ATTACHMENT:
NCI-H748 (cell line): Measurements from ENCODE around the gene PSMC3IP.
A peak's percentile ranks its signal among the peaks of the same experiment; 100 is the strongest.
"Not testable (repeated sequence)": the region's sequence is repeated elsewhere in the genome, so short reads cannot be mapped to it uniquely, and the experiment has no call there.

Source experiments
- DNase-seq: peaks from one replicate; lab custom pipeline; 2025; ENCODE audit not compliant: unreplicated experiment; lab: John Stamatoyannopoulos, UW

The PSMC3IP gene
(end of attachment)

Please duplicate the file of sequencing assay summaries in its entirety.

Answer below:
NCI-H748 (cell line): Measurements from ENCODE around the gene PSMC3IP.
A peak's percentile ranks its signal among the peaks of the same experiment; 100 is the strongest.
"Not testable (repeated sequence)": the region's sequence is repeated elsewhere in the genome, so short reads cannot be mapped to it uniquely, and the experiment has no call there.

Source experiments
- DNase-seq: peaks from one replicate; lab custom pipeline; 2025; ENCODE audit not compliant: unreplicated experiment; lab: John Stamatoyannopoulos, UW

The PSMC3IP gene